T. D. Lee also says on page 132 of his book Particle Physics andIntroduction to Field Theory (Harwood 1981), "... If one requiresrelativistic invariance, then it exists only for the sine-Gordonequation. ..."
Since the Proton has 3 Valence Quarks, and no Valence AntiQuarks,there is no repeated annihilation and re-creation of the ValenceQuarks, which are at rest within the confining volume of the Protonbecause Bohm's "... the PSI-fieldis able to bring the [3 Valence Quarks] to rest and totransform [their] entire kinetic energy into potential energyof interaction with the PSI-field. ...".
Therefore, the Proton 3-Quark triple is NonRelativistic, so thatthe relativistic sine-Gordon model is not correct for the Proton,and
At pages 113, 115, and 49, Rajaraman says "... What would happenif we ... directly generalise the O(3) model to N real scalar fields... [ PHI_n with the sum over n of PHI_n^2 = 1 ? ] ... theallowed values of the field, subject to [ the sum over n ofPHI_n^2 = 1 ] ... , now fall on the surface of a hypersphereS(N-1) [in Internal SymmetrySpace] ... imbedded in N dimensions. Consequently theholonomy group of localised solutions would now be PI_2(S(N-1)). ...this group is trivial except when N = 3. Consequently non-trivialinstanton sectors for the ... O(N) model will exist only when N = 3.... Consequently, the O(3) model's results cannot be generalized bygoing to an O(N) model with N greater than 3. (see Din and Zakrewski,Nucl. Phys. B168 (1980) 173) ... the O(3) model in (1+1) dimensionshas several interesting properties, many of them similar to theYang-Mills theory in (3+1) dimensions. Both systems yield instantonscharacterised by integer-valued toplogical indices. ... both models[are] scale invariant and [yield] instantons ofarbitrary size. (At the quantum level, the similarities persist. ...both the O(3) and Yang-Mills theories are renormalisable andasymtotically free.) At the same time, the O(3) model iscomparatively simple. It consists of only three scalar fields in itstwo dimensions with a simple Lagrangian [L given by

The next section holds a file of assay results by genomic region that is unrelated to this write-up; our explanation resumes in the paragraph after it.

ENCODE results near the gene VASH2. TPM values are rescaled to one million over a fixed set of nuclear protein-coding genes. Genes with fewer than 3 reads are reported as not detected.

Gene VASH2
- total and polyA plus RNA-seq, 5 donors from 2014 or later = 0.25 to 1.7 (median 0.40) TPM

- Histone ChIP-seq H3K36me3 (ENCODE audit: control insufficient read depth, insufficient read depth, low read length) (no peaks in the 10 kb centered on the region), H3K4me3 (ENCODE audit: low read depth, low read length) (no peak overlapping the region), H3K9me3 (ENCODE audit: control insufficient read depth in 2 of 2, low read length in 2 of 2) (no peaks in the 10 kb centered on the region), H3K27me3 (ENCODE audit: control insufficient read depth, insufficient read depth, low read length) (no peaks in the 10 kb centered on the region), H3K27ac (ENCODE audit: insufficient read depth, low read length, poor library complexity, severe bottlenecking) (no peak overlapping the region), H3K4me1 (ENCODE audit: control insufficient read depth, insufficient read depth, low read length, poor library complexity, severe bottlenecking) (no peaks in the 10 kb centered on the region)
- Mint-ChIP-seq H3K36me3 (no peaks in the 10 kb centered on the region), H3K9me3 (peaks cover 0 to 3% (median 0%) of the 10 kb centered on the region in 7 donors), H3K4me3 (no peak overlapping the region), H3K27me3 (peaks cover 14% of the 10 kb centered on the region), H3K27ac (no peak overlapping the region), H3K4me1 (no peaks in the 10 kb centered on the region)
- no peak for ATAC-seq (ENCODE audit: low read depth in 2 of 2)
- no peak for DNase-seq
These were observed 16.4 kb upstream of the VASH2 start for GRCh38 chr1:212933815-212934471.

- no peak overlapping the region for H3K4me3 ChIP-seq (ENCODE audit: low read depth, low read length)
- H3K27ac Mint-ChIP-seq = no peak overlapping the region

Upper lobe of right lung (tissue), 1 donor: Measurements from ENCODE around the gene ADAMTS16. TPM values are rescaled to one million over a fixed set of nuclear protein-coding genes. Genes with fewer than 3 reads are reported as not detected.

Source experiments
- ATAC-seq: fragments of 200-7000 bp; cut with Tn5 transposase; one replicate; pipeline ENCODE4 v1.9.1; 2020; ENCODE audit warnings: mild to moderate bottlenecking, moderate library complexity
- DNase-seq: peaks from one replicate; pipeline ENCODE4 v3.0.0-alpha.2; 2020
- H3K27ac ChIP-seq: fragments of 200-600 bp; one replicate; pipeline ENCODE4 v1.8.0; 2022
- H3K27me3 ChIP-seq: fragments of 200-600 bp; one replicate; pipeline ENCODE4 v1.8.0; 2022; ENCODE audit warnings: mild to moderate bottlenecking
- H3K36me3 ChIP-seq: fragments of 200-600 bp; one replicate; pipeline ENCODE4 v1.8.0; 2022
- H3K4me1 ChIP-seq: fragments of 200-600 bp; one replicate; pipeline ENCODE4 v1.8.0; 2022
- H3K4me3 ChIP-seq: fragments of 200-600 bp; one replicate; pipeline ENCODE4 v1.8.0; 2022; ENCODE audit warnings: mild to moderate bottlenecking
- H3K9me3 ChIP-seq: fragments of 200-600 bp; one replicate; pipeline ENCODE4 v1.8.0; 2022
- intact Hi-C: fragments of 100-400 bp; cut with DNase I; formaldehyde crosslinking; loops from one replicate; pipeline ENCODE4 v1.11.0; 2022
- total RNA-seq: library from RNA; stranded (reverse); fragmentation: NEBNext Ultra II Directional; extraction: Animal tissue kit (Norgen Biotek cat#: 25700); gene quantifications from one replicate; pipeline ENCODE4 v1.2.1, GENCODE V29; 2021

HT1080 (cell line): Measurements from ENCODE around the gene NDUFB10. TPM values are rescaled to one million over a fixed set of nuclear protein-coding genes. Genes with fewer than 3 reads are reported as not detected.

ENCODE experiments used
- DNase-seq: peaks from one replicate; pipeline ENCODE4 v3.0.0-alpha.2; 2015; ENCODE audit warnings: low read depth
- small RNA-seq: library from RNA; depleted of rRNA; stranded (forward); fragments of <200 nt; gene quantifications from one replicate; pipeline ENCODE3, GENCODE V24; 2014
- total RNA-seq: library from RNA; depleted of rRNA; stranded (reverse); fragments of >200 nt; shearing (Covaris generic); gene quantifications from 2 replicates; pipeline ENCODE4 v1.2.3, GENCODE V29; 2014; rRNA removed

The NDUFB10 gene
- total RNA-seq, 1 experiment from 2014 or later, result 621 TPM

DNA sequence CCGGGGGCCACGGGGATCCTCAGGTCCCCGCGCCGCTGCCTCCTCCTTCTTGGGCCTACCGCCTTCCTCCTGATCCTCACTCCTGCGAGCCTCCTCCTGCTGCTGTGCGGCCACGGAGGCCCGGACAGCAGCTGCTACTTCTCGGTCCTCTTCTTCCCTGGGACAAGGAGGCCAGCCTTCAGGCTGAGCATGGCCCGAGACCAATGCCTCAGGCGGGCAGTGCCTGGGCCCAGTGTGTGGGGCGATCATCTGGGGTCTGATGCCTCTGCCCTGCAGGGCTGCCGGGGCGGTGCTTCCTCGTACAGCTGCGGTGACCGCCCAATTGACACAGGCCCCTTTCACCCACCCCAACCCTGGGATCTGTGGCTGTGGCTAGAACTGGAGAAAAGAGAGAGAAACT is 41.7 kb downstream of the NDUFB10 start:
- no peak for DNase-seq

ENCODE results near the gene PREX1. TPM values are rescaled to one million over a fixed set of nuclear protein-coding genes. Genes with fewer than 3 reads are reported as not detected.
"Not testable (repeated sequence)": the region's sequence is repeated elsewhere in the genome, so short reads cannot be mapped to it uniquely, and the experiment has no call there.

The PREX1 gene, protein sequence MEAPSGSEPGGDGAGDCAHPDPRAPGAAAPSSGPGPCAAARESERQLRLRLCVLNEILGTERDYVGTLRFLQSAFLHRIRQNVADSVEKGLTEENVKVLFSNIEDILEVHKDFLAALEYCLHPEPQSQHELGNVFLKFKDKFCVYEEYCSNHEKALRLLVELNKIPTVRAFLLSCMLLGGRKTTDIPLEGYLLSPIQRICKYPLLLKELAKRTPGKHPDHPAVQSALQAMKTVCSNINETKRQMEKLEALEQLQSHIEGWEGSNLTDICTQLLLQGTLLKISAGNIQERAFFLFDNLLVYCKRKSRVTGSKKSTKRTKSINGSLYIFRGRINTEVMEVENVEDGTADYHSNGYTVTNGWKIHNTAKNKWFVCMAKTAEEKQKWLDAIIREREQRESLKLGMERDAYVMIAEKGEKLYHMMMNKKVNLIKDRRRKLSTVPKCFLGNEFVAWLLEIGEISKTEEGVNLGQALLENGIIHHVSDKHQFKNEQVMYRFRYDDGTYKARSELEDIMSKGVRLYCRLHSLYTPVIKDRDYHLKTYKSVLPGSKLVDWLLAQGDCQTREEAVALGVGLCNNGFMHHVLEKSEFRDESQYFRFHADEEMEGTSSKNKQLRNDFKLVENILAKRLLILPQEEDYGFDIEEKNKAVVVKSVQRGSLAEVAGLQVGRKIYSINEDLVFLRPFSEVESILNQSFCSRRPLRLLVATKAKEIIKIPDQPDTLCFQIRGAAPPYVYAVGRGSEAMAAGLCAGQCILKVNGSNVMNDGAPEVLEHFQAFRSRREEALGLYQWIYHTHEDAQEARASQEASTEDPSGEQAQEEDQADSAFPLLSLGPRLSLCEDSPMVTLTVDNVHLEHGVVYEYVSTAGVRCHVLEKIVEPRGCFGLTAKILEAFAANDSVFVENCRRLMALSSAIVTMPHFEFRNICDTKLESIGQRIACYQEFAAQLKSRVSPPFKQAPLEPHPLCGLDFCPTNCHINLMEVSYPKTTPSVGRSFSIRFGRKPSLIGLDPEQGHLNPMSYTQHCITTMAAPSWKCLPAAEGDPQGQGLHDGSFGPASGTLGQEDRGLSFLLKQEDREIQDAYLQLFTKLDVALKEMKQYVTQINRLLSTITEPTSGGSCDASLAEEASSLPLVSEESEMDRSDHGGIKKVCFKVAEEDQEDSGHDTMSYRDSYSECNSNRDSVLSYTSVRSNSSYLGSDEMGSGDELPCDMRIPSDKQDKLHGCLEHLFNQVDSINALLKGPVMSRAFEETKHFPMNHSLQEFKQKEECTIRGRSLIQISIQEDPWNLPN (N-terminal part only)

where ] ... PHI can be considered as a vector in[Internal Symmetry Space] ...[which is] distinguished from vectors in coordinatespace, which are labelled by Lorentz indices, such as [ m inthe above equation for L ] ... both the Lagrangian ... and theconstraint [ sum over n of PHI_n^2 = 1 ] are invariant underglobal O(3) rotations in Internal SymmetrySpace]. ..."
The mass of the Proton, about 938 MeV, is of the same order ofmagnitude as the characteristicenergy, about 245 Mev, of the SU(3) QCD Color Force, and
Since Spin(3) = SU(2), the 3-real-dimensional InternalSymmetry Space on which O(3) acts in the O(3) Model can betransformed into a 2-complex-dimensional InternalSymmetry Space that is acted upon by SU(2). Since SU(2) actsglobally on the symmetric space SU(2) / U(1) = S3 / S1 = S2 = CP1,where CP1 is Complex Projective 1-space. As Rajaraman says on page116, "... the CP1 model is essentially the same as the O(3) model...."
Note about Borromean Rings:
The Borromean Rings image
is from thisweb page at the Centerfor the Popularizaton of Mathematics at the Universityof Wales, Bangor, which page notes "... If you try and make theBorromean Rings out of wire, you will find that you cannot make realflat circles into the figure. There must always be kinks. ... Thetheorem stating Borromean rings to be impossible with flat circles isproved rigorously in the article "Borromean circles are impossible,"Amer. Math. Monthly, 98 (1991) 340-341, by B. Lindstrom and H.-O.Zetterstrom. ... There is anotherproof ... that flat Borromean circles do not exist, usinghyperbolic geometry in four dimensions. ... It is however possible toproduce it with ellipses [or rectangles, for which two differentaxes have different lengths]. ..."
A more elliptical/rectangular set of 3 Borromean Rings can be putin 3 mutually orthogonal planes in 3-dimensional space, as in thisimage
from thisweb page. The flatter image may not be as accurate, because forrings of finite thickness, Borromean Rings cannot be exactly circularand perfectly flat.